The size and area of the necrotic zone of Dose 1 was compared to the size and area of the necrotic zone of Dose 2. FIG. 17 is a graph illustrating the average area of the necrotic zone for Dose 1 and the average area of the necrotic zone for Dose 2. As shown in FIG. 17, Dose 1 exhibited a smaller average area of the necrotic zone than Dose 2. FIG. 18A is a graph illustrating the average area of the necrotic zone for Dose 1 and the average area of the necrotic zone for Doses 2 a,b. As shown in FIG. 18A, the average necrotic zone dimensions and area for Dose 1 was 1 cm×2.5 cm and 2.5 cm2, respectively. The average necrotic zone dimensions and area for Dose 2 was 2.0 cm×3.67 cm and 7.34 cm2, respectively. FIG. 18B includes photographs of the necrotic zone produced by Doses 1, 2 a, and 2 b. As shown in FIGS. 17 and 18, the size and area of the necrotic zone generally increases as the energy increases.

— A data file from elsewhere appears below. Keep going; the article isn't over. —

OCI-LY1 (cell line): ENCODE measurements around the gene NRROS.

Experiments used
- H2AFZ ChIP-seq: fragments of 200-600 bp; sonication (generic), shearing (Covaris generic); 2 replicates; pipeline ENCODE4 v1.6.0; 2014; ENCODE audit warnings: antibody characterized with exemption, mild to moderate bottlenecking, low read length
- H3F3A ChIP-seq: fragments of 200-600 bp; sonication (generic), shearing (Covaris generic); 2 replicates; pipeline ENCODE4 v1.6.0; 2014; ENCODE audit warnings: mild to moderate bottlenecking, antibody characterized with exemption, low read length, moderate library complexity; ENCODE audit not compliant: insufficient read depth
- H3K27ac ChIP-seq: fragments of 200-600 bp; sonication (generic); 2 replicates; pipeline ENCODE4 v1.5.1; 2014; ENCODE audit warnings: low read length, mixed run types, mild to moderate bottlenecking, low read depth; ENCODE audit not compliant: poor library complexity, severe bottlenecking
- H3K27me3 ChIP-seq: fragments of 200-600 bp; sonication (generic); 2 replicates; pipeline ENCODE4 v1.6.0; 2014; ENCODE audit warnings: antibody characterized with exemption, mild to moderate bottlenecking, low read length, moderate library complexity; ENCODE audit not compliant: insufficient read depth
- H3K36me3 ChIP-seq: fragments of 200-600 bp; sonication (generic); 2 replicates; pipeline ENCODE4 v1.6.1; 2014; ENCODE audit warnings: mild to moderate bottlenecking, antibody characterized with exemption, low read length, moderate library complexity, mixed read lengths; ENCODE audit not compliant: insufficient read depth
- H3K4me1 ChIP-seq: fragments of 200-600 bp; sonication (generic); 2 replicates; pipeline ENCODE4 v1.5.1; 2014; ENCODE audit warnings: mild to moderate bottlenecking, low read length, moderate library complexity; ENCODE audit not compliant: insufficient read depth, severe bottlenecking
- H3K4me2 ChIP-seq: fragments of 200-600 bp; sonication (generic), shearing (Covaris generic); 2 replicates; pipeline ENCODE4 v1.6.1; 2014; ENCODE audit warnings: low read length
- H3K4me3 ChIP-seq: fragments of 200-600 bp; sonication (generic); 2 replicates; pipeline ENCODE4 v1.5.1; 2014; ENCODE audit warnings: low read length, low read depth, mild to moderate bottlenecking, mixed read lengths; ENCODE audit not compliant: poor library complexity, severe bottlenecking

FIG. 19 is a graphical representation of a series of electrical pulses that may be delivered to undesirable tissue to induce irreversible electroporation. The multi-train electrical sequence may be synchronized with a patient's cardiac cycle. As shown in FIG. 19, the pulse train may include up to 180 pulses per burst at a pulse width of 10 μs, a frequency of 200 Hz, and an amplitude of 3 kV. The total burst time of each burst may fit within the latent period, or the period of electrical inactivity of the cardiac cycle. The latent period may also be known as the refractory period. The temperature may be measured between each burst. In one embodiment, the pulse parameters and maximum temperature may be adjusted to achieve a non-thermal zone of cell death (“IRE Dose”). The IRE Dose may include a maximum temperature of 50° C. and a typical sequence time of about 1 minute. In one embodiment, for example, the IRE Dose parameters may include a 3,000 V amplitude, a 10 μs pulse width, 15 total number of pulses per burst, frequency of each 10 μs pulse within the bursts of 200 Hz, a 3 delay between each burst, and 20 total number of bursts. The IRE Dose may be characterized by no or reduced thermal damage to the tissue surrounding the electrode. In one embodiment, the pulse parameters and maximum temperature may be adjusted to slowly increase the temperature of the tissue (“IRE+ Dose”). The IRE+ Dose may increase the temperature of a large volume of tissue by a few degrees, such as, for example, 0-10° C. and 1-5° C., over a relatively longer period of time. The IRE+ Dose may include a typical sequence time of about 8 minutes. For example, the IRE+ Dose parameters may include a 3,000 V amplitude, a 10 μs pulse width, 20 total number of pulses per burst, frequency of each 10 μs pulse within the bursts of 200 Hz, a 3 s delay between each burst, and 90 total number of bursts at a maximum temperature of 60° C. The electrode spacing may be 2 cm. The IRE+ Dose may be characterized by a large necrosis zone. In one embodiment, the pulse parameters and maximum temperature may be adjusted to rapidly increase the temperature of the tissue (“IRE+Heat Dose”). The IRE+Heat Dose may increase the temperature of a large volume of tissue by a few degrees, such as, for example, 0-10° C. and 1-5° C., over a relatively shorter period of time. The IRE+Heat Dose may include a typical sequence time of about 4 minutes. In one embodiment, for example, the IRE+Heat Dose parameters may include a 3,000 V amplitude, a 10 μs pulse width, 20 total number of pulses per burst, frequency of each 10 μs pulse within the bursts of 200 Hz, a 0.1 s delay between each burst, and 90 total number of bursts at a maximum temperature of 60° C. The higher temperature in the tissue surrounding the electrodes may cause thermal coagulation. Without wishing to be bound to any particular theory, it is believed that thermal coagulation may occur at a higher average power and same energy. The IRE+Heat Dose may be characterized by a larger necrotic zone than the IRE Dose and a shorter time than the IRE+ Dose.